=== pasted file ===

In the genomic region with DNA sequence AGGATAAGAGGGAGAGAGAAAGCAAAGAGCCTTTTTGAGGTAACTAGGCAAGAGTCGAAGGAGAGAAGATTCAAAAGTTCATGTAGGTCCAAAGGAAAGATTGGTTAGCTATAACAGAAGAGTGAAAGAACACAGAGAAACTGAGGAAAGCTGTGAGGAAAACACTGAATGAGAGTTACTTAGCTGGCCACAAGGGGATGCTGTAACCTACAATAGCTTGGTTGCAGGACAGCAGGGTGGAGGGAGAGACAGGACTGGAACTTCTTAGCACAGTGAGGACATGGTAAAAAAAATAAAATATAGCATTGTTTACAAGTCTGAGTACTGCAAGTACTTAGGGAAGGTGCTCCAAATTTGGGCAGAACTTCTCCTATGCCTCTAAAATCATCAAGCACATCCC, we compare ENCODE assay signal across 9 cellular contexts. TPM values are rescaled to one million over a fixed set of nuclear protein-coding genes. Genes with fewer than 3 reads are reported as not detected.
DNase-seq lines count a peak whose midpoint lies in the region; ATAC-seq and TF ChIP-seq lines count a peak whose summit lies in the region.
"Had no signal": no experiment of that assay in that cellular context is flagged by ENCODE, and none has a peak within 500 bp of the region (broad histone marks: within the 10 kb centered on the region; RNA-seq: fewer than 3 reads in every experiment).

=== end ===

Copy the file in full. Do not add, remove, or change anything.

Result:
In the genomic region with DNA sequence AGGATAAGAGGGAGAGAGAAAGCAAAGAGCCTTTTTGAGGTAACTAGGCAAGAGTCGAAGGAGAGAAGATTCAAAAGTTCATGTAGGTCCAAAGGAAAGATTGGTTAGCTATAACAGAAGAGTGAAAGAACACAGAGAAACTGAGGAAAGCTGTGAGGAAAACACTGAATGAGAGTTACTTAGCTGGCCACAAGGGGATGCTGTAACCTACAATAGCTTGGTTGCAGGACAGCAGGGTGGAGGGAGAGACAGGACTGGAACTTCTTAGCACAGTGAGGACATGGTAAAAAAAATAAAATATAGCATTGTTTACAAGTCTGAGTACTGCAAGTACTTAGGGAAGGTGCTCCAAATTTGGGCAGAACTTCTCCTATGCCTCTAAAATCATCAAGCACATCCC, we compare ENCODE assay signal across 9 cellular contexts. TPM values are rescaled to one million over a fixed set of nuclear protein-coding genes. Genes with fewer than 3 reads are reported as not detected.
DNase-seq lines count a peak whose midpoint lies in the region; ATAC-seq and TF ChIP-seq lines count a peak whose summit lies in the region.
"Had no signal": no experiment of that assay in that cellular context is flagged by ENCODE, and none has a peak within 500 bp of the region (broad histone marks: within the 10 kb centered on the region; RNA-seq: fewer than 3 reads in every experiment).